When President Daniel arap Moi visited Kisumu shortly after ascending to power in late 1978, he was shocked to notice that there was no female worker at the Kisumu State Lodge.
He immediately asked the State Lodge bosses to ensure the facility had gender balance among the staff members. That gesture by the second president of Kenya saw Agnes Awino Gor’s journey from grass to grace.
Ms Gor had been a health mobiliser in Kisumu.
“Mzee was championing empowerment of the girl child in all cadres,” she said.
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To execute the president’s order, a number of women were recommended for recruitment. Seven were finally invited for interviews at State House, Nairobi.
Gor emerged the best, landing the housekeeper role at the Kisumu State Lodge, a position she held until 1994 when she joined the Kenya Medical Training College in the same position. She retired from public service in 1999.
When she heard the news of Moi's death yesterday, Gor was touched, and memories of her life at the State Lodge resurfaced.
She had been working on her autobiography, but took a break due to ill-health.
Yesterday, she narrated how she used to move up and down to ensure everything was right in Moi’s house every time he was set to visit.
“I had been thinking of going through local leaders to access the family of Mzee Moi so that I could know how he was faring on, only to wake up today (yesterday) to the sad news,” she said, adding that this might have been a premonition of the death.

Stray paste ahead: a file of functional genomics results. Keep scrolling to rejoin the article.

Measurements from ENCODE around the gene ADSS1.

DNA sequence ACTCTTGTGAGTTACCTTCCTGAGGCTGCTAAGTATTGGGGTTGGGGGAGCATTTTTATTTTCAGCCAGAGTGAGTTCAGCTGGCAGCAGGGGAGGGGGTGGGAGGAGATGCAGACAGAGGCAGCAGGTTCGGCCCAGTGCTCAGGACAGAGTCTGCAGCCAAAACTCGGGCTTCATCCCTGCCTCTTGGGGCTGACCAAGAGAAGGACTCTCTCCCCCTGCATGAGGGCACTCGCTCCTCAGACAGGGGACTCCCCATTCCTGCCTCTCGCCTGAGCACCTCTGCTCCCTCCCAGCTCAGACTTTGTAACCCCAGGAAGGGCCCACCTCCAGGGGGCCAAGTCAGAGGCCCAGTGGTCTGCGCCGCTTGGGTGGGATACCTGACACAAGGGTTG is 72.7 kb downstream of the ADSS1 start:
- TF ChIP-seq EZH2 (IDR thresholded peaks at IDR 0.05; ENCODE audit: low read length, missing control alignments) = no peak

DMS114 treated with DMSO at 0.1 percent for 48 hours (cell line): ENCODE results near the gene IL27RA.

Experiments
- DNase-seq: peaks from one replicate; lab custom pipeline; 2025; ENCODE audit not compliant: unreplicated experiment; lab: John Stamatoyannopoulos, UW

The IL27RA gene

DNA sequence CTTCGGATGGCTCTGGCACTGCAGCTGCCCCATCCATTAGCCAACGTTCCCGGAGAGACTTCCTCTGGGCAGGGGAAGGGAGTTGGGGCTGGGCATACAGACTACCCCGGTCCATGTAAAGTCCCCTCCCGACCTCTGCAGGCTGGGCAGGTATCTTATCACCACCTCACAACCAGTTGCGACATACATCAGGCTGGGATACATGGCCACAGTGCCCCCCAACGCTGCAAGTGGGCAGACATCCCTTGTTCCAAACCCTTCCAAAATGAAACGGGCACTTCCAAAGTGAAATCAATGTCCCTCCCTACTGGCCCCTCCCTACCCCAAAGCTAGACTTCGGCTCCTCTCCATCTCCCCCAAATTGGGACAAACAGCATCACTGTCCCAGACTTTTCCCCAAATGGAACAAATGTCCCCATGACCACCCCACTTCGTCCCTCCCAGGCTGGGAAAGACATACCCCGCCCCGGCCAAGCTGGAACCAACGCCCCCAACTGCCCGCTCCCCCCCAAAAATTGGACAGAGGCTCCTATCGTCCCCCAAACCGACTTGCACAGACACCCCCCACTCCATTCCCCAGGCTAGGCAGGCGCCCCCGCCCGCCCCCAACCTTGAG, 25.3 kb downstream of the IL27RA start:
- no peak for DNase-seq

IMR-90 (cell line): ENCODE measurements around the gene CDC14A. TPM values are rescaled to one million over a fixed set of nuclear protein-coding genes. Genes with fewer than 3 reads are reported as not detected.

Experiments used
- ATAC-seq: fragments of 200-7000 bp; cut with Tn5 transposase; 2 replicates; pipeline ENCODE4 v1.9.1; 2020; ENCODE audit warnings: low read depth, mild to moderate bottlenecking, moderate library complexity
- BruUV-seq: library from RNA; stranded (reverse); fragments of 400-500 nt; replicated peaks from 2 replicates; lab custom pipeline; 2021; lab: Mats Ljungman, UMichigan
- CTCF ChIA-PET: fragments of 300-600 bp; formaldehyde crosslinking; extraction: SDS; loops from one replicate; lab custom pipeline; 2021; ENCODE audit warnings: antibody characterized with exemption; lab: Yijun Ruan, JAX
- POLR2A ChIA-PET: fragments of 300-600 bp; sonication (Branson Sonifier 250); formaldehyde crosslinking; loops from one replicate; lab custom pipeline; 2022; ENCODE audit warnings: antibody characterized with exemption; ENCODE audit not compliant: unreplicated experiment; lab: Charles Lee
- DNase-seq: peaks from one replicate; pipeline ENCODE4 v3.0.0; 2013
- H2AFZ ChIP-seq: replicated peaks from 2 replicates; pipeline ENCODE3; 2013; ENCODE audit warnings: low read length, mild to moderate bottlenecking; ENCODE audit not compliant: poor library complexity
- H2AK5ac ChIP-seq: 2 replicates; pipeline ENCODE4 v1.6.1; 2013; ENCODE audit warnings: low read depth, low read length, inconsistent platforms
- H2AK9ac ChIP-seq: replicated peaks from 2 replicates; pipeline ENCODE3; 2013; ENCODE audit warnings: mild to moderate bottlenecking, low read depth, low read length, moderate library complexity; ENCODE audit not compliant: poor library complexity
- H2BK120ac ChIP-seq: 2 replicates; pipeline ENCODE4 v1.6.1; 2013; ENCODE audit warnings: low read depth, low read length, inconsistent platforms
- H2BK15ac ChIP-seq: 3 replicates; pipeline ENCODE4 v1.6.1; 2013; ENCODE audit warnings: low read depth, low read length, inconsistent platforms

Born in November 1944 at Kabar village in Muhoroni, Kisumu County, Mama Agnes, as she is commonly known, grew up in the rural area, and was immediately married after completing her primary education.
Her zest to serve the public saw her join health campaigns that were being implemented by the Ministry of Health in Kisumu.
Her eloquence, smartness and penchant for fine things catapulted her to the high table, which saw her get recommendation for the interview for the State Lodge job.
The staunch member of the Africa Inland Church attributes this to the chemistry between her and Moi, as she was also a member of the church choir, and the president would recognise her while attending their Arina AIC Church in Kisumu, or Ogada AIC, together with former Foreign Affairs Minister (the late) Robert Ouko, who hailed from the same area.
Her exemplary job saw the former president reward her with a piece of land in Kondele. The parcel has been her sole source of income since she left public service.
Yesterday, Gor said she would wish to attend the burial of Mzee Moi to pay her last respects to the man who got her from grass to grace.
She said Moi always wanted the best for his workers, and this motivated him to get the housekeeper a plot within town, where she could stay closer to her work place.
“I remember the day Mzee Moi summoned (the late) G G Kariuki (former Laikipia Senator) and asked him why he used to wake up late any time they were in Kisumu. Mr Kariuki complained that he had a very small bed, which denied him comfort while sleeping. We were immediately ordered to get a better bed,” she said.
The same happened to Gor, who explained that she had to cover a long distance from Nyahera to Kisumu town for work, a situation that made Moi to offer her the land in Kondele.
The mother of 10 said her work was to ensure the State Lodge was neat and conducive for the president and his guests, as well as make sure Mzee’s clothes and bedding were clean.
She would also buy traditional vegetables and Molo lambs, which she said were Moi’s favourite any time he was in Kisumu.
“Every time he was to visit Kisumu, I would ensure the entire Milimani Estate was sprayed to control mosquitoes,” she said.
She added: “Working for President Moi will take a bigger chunk for my autobiography.”